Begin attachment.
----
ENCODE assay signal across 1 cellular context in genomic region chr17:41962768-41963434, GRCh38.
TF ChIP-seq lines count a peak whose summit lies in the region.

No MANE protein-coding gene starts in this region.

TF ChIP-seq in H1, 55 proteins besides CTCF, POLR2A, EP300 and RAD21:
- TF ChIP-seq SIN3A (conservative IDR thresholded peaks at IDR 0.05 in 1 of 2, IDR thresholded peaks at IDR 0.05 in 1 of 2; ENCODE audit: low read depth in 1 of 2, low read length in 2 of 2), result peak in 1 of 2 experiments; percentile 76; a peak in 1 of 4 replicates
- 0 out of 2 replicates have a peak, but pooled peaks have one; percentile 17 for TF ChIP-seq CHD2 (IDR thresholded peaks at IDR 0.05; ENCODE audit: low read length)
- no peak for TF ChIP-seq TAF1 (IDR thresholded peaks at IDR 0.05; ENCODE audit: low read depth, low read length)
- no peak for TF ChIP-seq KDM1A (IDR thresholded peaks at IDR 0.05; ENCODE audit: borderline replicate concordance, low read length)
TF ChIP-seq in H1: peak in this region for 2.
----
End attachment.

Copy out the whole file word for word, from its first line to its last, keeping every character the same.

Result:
ENCODE assay signal across 1 cellular context in genomic region chr17:41962768-41963434, GRCh38.
TF ChIP-seq lines count a peak whose summit lies in the region.

No MANE protein-coding gene starts in this region.

TF ChIP-seq in H1, 55 proteins besides CTCF, POLR2A, EP300 and RAD21:
- TF ChIP-seq SIN3A (conservative IDR thresholded peaks at IDR 0.05 in 1 of 2, IDR thresholded peaks at IDR 0.05 in 1 of 2; ENCODE audit: low read depth in 1 of 2, low read length in 2 of 2), result peak in 1 of 2 experiments; percentile 76; a peak in 1 of 4 replicates
- 0 out of 2 replicates have a peak, but pooled peaks have one; percentile 17 for TF ChIP-seq CHD2 (IDR thresholded peaks at IDR 0.05; ENCODE audit: low read length)
- no peak for TF ChIP-seq TAF1 (IDR thresholded peaks at IDR 0.05; ENCODE audit: low read depth, low read length)
- no peak for TF ChIP-seq KDM1A (IDR thresholded peaks at IDR 0.05; ENCODE audit: borderline replicate concordance, low read length)
TF ChIP-seq in H1: peak in this region for 2.